Herman Cain, My Genitals Are None of Your Business

As Herman Cain continues to argue his innocence with regard to harassment charges, one thing that weakens his defense is surely his homophobia. After all, homophobia and sexual harassment can be pretty darn similar in many ways. Furthermore, when Dan Savage asked Cain to prove homosexuality was a choice by giving him oral sex, he hit the nail on the head. It’s obvious Cain isn’t objecting to love and trust between same-sex individuals. Instead, he’s boiling it all down to what we do with our body parts.

Well, Mr. Cain, my genitals are none of your business. So why in the world do homophobes think they are?

I asked Boston’s Jennifer Strong, a licensed psychologist and psychotherapist who welcomes LGBTQ clients, for her opinion. She explained that a focus on genitalia allows people to ignore all the other aspects of a given relationship, especially those that might be familiar. “It’s much easier to deny someone rights,” says Strong, “when we think of them as being ‘other.'”

She adds that there’s a lot of “gender panic” in our society, with people fearing they won’t meet assumptions that men should be unlike women, who are often viewed as inferior on multiple levels. A result, Strong says, is that homophobia directed at men can be particularly virulent. And transgender individuals are targeted too: “Trans people, by definition, upset the heterosexist gender binaries,” says Strong. This, I note, is one of the many reasons I love the trans community so much — being trans is all about being yourself.

Strong’s insights make me wonder whether the accusations leveled at Cain might actually win him favor with sexist voters. That said, the media suddenly seem blazingly in favor of women’s rights now that they can attack Cain — a fact that appalls the Atlantic‘s Elizabeth Wurtzel: “[The media] don’t care about the routine scandal that is the war on women,” writes Wurtzel, adding that a mere two weeks ago, the House of Representatives passed the Protect a Life Act, which she remarks is aka the ‘Let Women Die Act’: “[The act] would allow doctors to deny abortions to women who face life-threatening conditions if they remain pregnant,” she adds. Frightening stuff. Wurtzel makes a powerful argument that, given wages and working conditions today, we’re nowhere near to gender equality. We’d be fools to believe the media hype.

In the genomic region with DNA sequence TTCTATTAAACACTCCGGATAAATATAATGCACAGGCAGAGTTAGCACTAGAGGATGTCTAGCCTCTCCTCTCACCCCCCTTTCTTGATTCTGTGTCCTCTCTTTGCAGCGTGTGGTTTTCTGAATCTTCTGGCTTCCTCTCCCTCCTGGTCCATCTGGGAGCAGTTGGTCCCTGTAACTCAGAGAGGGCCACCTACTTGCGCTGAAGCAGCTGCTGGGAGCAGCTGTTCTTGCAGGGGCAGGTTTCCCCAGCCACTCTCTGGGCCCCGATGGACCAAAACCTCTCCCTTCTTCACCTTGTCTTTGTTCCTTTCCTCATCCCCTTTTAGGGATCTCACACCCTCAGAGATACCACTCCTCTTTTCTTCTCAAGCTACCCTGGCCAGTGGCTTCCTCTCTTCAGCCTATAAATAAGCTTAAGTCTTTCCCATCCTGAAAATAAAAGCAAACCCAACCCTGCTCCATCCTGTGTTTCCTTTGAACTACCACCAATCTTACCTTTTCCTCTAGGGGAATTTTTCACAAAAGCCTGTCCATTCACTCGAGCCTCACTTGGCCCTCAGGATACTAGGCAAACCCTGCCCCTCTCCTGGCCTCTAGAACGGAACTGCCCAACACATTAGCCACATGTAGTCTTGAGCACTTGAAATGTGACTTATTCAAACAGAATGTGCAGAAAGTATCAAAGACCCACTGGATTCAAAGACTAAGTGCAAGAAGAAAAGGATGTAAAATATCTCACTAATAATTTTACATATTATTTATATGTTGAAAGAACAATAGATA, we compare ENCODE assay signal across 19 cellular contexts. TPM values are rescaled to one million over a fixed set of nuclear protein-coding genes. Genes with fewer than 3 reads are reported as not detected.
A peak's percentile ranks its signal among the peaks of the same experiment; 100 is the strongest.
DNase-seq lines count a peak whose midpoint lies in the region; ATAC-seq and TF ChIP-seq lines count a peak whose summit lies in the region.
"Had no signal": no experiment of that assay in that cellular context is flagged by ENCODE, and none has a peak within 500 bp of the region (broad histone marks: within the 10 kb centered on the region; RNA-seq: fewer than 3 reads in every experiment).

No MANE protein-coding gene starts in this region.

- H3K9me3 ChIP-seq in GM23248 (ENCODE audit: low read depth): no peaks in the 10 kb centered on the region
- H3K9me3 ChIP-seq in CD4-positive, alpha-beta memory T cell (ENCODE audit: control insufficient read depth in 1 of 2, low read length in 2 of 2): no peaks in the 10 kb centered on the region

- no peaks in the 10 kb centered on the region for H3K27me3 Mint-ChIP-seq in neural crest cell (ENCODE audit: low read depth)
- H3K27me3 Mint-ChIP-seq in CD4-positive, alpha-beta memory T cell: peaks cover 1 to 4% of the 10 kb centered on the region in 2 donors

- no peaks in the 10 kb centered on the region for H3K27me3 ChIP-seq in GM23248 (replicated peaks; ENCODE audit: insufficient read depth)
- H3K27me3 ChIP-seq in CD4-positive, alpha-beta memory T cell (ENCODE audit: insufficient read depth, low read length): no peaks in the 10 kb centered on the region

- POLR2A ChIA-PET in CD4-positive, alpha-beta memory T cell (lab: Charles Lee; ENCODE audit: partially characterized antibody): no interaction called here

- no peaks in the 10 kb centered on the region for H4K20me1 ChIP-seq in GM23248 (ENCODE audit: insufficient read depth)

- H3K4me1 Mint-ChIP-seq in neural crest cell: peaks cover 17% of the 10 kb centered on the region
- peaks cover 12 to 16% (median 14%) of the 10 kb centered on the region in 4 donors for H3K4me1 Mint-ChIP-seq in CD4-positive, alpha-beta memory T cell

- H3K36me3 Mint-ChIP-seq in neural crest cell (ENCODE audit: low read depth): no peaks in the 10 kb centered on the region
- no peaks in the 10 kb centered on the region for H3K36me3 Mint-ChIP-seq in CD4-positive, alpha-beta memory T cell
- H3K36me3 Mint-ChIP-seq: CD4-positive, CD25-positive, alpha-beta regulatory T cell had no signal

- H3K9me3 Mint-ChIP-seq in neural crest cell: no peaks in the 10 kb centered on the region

In my view, the very people who commit sexual harassment are often those who also attack queerness, largely because they believe that they’re the big boss of everyone. Such folks try to play the science card by saying queer sex isn’t natural, when actually birds do it, monkeys do it … and in any case, what’s the big deal about “natural”? Cars aren’t particularly natural. And neither are presidents, frankly. And while we’re at it, the praying mantis is extremely natural, and she bites off her lover’s head straight after intercourse. If homophobes would like to seem “adequately natural,” perhaps they, too, should consider giving that whole head-biting thing a go?

But back to Cain’s argument that homosexuality is a choice. Strong says she really hates that there only seem to be two sides to this debate: that you are either born gay, which is OK because you didn’t choose it, or else you chose it and it is therefore invalid. “So the only way that it’s OK to be gay is if it’s congenital, like a disease?” says Strong. “I don’t like that implication.”

Neither do I. But then again, I’m not a homophobe.

Let’s hope our next president isn’t, either.